She uses that phrase a lot when she teaches - paint the day. Be there in the day and put it into your mind and down through your arm and onto the paper before you. Nobody does it better.

I don’t paint much these days - too many Muses - but I often think of BL’s dictum when I am writing and I try to “write the day” - be present in it and put it down on the page.

Today is what I think of as a Gloucester Day - mild and breezy with air moving in from the North Atlantic rich with the fragrance of salt water and fish and maybe whales breaching out on Stellwagen Bank. Clouds are big and high and scud across the sun sending shadows across the earth. Days like this often end in the brilliant rose colored sunsets that edge the clouds in wine and gold and show up in paintings like those of Maxfield Parrish who vacationed here as a boy and never stopped painting our clouds.

I am working on a collection of short stories these days and the one I am focused on now, The Haven, is set in a harsh bitter winter in the town of New Bedford - another town I love. The story is about a woman who married a wealthy, charming man from a prominent family but then, a few years into her marriage, becomes infatuated with his older cousin - a hard-living seaman ostracized by the rest of the family.

It is a wonderful story to write because I was once in love with a such a man who lived in New Bedford. I have delicious memories of waking up to the smell of the sea and the man I loved and walking with him through the early morning streets to a little coffee shop that was next to the Seaman’s Bethel where Herman Melville often sat to think while writing Moby Dick. (at right, New Bedford harbor from the window of the New Bedford Whaling Museum on a snowy winter day in 1994)

Moby Dick has been described as the perfect American novel. I have read it several times and still can be enchanted by the opening chapters where the narrator (“call me Ishmael”) describes the rugged seafaring districts of New Bedford in the 1840s. Inside the Bethel there are cenotaphs that line the walls including the one erected to the memory of a sea captain who was drowned by being tangled in the lines of a whale he had harpooned. It is said it is from that cenotaph that Melville imagined Ahab’s fate.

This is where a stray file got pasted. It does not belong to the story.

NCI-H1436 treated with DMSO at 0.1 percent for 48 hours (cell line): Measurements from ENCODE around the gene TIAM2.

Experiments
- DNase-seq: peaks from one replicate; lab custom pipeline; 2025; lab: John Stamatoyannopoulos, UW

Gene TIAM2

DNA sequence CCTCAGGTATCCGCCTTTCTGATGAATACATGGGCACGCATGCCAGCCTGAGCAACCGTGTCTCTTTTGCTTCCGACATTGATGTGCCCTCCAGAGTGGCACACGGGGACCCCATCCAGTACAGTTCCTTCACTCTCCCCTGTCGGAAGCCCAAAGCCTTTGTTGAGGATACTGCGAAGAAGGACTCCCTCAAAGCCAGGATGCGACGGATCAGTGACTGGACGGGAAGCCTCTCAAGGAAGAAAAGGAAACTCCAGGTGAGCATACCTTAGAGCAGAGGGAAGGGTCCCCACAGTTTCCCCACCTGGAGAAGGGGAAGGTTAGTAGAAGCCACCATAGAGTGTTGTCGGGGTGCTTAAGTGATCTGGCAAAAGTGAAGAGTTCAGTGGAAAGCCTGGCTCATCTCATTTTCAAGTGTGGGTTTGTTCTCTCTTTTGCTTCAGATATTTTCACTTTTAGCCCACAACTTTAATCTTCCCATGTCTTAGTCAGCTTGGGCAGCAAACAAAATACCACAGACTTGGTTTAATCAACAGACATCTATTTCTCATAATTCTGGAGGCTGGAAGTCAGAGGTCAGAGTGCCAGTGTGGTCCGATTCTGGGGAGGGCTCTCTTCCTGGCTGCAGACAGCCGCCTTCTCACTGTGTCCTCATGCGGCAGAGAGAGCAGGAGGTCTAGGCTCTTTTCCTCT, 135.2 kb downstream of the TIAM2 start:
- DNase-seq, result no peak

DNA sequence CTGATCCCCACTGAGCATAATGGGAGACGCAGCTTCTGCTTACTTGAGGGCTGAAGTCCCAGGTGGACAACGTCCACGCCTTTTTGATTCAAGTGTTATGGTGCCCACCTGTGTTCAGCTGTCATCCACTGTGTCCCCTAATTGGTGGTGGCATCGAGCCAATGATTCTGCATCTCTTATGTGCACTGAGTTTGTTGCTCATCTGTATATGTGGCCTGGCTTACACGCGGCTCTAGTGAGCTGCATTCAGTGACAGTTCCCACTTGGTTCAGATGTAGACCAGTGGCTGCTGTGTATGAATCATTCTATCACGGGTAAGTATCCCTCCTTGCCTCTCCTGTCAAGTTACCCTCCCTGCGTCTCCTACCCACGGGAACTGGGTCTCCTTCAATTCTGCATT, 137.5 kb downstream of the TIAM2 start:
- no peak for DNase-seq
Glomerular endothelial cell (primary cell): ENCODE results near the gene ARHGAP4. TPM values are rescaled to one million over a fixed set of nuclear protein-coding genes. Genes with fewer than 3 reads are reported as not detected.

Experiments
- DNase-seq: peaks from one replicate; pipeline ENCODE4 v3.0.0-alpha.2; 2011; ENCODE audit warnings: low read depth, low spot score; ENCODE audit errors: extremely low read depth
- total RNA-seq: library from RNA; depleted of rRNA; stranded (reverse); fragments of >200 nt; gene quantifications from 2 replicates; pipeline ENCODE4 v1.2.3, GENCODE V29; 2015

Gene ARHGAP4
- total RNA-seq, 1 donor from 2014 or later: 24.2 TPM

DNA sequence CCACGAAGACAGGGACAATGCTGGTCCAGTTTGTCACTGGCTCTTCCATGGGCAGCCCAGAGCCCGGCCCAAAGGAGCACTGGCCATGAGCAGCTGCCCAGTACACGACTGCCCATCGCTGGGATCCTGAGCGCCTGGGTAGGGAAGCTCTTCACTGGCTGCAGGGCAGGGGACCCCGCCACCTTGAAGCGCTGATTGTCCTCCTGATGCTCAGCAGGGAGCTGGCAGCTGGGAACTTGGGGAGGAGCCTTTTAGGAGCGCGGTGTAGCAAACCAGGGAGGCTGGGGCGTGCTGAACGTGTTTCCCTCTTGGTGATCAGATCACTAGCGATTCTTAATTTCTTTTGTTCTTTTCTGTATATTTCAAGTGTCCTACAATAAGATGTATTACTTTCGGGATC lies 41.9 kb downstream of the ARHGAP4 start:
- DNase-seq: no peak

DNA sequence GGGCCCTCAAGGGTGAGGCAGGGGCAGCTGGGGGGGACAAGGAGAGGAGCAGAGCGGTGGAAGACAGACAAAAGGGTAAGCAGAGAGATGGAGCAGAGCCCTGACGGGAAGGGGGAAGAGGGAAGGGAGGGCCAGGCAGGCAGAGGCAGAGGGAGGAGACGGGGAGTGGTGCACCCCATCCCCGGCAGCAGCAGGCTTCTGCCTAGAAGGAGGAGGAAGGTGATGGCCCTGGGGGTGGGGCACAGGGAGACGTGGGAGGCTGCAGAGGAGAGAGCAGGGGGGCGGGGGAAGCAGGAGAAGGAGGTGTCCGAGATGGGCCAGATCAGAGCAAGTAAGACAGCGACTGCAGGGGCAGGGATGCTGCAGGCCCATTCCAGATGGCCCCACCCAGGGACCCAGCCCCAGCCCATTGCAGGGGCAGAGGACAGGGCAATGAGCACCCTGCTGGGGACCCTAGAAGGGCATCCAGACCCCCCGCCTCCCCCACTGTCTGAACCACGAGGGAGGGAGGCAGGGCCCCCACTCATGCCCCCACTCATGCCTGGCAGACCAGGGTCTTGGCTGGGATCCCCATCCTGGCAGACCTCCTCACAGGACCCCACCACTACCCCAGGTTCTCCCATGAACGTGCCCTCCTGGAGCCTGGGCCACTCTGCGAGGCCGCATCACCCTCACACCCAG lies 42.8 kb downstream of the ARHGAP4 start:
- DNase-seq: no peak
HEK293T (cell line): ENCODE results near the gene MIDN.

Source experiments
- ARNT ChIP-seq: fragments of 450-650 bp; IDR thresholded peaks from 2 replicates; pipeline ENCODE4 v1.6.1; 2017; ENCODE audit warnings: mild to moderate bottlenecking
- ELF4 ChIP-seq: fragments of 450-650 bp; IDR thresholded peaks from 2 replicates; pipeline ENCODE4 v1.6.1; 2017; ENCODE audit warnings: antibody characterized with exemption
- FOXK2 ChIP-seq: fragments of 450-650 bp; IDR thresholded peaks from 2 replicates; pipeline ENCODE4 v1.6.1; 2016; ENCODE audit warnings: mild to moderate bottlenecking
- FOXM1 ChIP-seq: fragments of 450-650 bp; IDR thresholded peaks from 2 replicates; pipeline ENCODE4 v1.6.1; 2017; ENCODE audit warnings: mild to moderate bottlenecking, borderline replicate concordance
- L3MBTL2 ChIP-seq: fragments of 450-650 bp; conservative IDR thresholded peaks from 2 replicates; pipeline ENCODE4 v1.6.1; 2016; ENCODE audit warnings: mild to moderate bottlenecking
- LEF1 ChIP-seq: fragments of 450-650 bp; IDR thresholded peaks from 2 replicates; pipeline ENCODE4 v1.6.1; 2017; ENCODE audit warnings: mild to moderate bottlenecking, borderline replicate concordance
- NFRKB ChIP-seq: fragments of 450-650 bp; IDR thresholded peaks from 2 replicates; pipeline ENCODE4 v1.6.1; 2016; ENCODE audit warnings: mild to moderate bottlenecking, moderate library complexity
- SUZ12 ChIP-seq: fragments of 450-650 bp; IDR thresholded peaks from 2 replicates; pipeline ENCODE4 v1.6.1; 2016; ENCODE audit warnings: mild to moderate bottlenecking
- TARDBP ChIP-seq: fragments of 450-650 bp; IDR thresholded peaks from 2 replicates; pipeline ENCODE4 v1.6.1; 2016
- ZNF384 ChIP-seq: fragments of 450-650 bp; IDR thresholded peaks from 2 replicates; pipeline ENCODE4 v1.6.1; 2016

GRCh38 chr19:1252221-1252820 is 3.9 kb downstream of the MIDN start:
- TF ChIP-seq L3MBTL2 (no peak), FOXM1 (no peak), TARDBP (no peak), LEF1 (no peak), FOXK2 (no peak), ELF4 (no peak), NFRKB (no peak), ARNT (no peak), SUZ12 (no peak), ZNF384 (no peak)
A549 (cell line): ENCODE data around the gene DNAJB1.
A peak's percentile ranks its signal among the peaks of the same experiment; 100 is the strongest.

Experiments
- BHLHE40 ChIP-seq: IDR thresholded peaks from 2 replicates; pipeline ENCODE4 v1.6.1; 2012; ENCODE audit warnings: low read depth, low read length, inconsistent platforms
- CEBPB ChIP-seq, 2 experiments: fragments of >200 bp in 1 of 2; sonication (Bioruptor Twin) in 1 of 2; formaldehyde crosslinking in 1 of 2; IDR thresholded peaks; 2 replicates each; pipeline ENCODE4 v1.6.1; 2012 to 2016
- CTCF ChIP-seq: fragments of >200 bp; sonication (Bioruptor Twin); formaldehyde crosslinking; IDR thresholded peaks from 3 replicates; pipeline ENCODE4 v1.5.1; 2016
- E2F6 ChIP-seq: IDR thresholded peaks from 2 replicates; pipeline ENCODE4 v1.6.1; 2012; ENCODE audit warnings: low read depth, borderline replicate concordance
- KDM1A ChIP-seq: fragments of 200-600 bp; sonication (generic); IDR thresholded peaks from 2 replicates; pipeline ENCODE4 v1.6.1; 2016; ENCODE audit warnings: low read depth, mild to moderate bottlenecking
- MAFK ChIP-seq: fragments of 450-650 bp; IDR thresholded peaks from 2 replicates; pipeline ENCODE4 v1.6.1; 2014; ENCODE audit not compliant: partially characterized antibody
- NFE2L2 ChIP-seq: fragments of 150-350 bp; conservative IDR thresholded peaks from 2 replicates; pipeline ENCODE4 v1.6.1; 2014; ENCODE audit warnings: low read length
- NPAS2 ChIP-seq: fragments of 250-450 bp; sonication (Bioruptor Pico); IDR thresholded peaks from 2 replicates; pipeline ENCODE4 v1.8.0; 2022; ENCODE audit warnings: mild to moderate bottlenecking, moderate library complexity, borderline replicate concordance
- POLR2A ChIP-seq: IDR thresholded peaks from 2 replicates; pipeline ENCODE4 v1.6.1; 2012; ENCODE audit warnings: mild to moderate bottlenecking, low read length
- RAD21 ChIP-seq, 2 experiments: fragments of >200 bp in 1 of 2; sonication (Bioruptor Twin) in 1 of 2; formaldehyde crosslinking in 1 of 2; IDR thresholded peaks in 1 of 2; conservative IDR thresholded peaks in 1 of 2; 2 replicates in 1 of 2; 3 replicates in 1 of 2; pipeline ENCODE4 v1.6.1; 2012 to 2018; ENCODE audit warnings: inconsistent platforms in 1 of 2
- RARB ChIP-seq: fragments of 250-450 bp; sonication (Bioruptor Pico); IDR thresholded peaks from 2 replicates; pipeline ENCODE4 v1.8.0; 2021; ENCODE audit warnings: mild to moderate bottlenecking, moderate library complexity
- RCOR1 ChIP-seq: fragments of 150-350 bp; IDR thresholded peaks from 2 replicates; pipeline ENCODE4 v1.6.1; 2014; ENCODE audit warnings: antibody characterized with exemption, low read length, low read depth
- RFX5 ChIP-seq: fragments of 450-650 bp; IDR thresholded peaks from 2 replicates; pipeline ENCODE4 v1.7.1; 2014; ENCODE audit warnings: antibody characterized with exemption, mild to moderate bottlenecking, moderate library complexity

As I work on my story I have to leave the salt-rich sea-breezes of Gloucester today and enter into the icy, raw, stinging cold of New Bedford in the middle of a hard winter - but a winter in which the protagonist of my story is passionately in love. What a pleasure.

I don’t know how other writers work but for me having the luxury of slipping out of the place I am in and spending time deeply entrenched in another world - another place and time and environment - is a seductive undertaking. I love being in that place and having the task to write that place. If I do that well, if I get into that day and put it on the page in all its sensuousness and richness and detail, then I have done my job as a writer. At least in my opinion.

Writers write for different reasons but BL taught me how to be fully present in a place and a time and capture it. She does it with pigments, I try to do it with words. If people like my stories as much as they like her paintings I will do well in the literary world. But whether or not that happens I have this remarkable pleasure of slipping into a day and trying to capture its many nuances. That’s enough of a reward for me.

Thanks for reading.

Sunday, July 24, 2005

Across the Bridge